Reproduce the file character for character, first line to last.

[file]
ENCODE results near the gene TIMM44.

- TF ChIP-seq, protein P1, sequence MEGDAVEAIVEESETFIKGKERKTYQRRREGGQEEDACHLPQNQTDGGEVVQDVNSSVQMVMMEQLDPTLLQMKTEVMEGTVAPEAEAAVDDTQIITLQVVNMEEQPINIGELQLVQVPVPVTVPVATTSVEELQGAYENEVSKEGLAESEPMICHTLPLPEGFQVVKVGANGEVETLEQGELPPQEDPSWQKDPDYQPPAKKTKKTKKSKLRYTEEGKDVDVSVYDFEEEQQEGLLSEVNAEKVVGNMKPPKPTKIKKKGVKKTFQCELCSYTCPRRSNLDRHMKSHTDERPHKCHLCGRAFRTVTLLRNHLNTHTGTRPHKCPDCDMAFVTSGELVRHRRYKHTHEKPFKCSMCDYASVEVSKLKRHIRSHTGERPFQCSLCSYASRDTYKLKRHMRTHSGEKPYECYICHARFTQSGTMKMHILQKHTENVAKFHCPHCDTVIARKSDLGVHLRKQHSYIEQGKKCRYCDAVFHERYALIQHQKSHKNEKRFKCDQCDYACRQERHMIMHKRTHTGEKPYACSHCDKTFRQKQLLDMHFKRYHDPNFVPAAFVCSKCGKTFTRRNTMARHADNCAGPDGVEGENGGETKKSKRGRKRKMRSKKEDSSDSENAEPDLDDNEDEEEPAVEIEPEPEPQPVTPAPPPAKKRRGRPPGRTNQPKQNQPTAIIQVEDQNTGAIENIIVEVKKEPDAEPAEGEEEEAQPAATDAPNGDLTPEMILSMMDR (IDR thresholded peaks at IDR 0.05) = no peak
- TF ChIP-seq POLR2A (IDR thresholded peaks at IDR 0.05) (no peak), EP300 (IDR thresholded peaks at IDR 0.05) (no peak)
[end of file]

ENCODE results near the gene TIMM44.

- TF ChIP-seq, protein P1, sequence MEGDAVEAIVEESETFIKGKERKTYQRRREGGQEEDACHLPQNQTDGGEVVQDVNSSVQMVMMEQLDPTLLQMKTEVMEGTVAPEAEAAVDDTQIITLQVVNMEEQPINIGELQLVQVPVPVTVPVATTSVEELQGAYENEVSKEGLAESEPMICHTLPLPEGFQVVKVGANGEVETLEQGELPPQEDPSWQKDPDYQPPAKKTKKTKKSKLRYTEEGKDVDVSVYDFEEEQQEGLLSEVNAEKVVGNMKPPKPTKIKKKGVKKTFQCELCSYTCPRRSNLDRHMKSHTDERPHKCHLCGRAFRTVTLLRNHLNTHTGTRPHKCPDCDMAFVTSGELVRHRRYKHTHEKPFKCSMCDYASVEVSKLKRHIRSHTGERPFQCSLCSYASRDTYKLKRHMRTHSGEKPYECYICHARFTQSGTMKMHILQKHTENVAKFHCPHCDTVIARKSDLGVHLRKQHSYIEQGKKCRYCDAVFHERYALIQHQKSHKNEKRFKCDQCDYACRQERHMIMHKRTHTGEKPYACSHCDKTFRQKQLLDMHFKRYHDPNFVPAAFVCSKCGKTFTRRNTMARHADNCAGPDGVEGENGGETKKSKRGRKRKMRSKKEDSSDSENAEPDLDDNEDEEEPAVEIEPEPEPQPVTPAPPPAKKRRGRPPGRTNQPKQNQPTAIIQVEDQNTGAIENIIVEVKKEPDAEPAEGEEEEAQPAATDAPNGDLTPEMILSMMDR (IDR thresholded peaks at IDR 0.05) = no peak
- TF ChIP-seq POLR2A (IDR thresholded peaks at IDR 0.05) (no peak), EP300 (IDR thresholded peaks at IDR 0.05) (no peak)